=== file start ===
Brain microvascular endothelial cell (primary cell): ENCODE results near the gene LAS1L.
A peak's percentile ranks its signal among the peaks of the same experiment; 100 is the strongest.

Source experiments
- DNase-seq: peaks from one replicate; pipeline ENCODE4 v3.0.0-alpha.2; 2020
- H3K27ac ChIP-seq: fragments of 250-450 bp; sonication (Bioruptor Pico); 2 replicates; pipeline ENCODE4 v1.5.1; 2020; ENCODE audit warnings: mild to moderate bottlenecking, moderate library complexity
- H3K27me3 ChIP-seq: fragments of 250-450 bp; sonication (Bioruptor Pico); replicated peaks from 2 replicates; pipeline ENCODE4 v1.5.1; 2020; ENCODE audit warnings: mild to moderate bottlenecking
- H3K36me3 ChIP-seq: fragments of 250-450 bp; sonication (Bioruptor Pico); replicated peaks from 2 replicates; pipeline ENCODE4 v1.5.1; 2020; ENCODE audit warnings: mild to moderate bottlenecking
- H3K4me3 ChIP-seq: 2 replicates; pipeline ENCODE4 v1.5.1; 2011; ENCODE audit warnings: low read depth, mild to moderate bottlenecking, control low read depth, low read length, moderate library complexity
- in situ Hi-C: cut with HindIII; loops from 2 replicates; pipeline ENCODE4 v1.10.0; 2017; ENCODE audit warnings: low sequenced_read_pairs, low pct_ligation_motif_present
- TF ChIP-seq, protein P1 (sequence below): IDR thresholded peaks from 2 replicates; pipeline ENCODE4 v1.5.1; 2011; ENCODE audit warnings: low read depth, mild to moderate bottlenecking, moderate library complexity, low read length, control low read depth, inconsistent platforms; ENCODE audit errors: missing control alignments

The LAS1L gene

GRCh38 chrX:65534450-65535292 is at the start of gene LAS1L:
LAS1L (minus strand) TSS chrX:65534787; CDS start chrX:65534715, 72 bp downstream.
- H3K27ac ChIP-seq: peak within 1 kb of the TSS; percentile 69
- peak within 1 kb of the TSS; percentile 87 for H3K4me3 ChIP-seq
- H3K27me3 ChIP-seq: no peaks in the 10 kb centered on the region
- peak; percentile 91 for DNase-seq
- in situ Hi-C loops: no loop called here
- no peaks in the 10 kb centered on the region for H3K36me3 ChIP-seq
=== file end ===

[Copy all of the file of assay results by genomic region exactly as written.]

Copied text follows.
Brain microvascular endothelial cell (primary cell): ENCODE results near the gene LAS1L.
A peak's percentile ranks its signal among the peaks of the same experiment; 100 is the strongest.

Source experiments
- DNase-seq: peaks from one replicate; pipeline ENCODE4 v3.0.0-alpha.2; 2020
- H3K27ac ChIP-seq: fragments of 250-450 bp; sonication (Bioruptor Pico); 2 replicates; pipeline ENCODE4 v1.5.1; 2020; ENCODE audit warnings: mild to moderate bottlenecking, moderate library complexity
- H3K27me3 ChIP-seq: fragments of 250-450 bp; sonication (Bioruptor Pico); replicated peaks from 2 replicates; pipeline ENCODE4 v1.5.1; 2020; ENCODE audit warnings: mild to moderate bottlenecking
- H3K36me3 ChIP-seq: fragments of 250-450 bp; sonication (Bioruptor Pico); replicated peaks from 2 replicates; pipeline ENCODE4 v1.5.1; 2020; ENCODE audit warnings: mild to moderate bottlenecking
- H3K4me3 ChIP-seq: 2 replicates; pipeline ENCODE4 v1.5.1; 2011; ENCODE audit warnings: low read depth, mild to moderate bottlenecking, control low read depth, low read length, moderate library complexity
- in situ Hi-C: cut with HindIII; loops from 2 replicates; pipeline ENCODE4 v1.10.0; 2017; ENCODE audit warnings: low sequenced_read_pairs, low pct_ligation_motif_present
- TF ChIP-seq, protein P1 (sequence below): IDR thresholded peaks from 2 replicates; pipeline ENCODE4 v1.5.1; 2011; ENCODE audit warnings: low read depth, mild to moderate bottlenecking, moderate library complexity, low read length, control low read depth, inconsistent platforms; ENCODE audit errors: missing control alignments

The LAS1L gene

GRCh38 chrX:65534450-65535292 is at the start of gene LAS1L:
LAS1L (minus strand) TSS chrX:65534787; CDS start chrX:65534715, 72 bp downstream.
- H3K27ac ChIP-seq: peak within 1 kb of the TSS; percentile 69
- peak within 1 kb of the TSS; percentile 87 for H3K4me3 ChIP-seq
- H3K27me3 ChIP-seq: no peaks in the 10 kb centered on the region
- peak; percentile 91 for DNase-seq
- in situ Hi-C loops: no loop called here
- no peaks in the 10 kb centered on the region for H3K36me3 ChIP-seq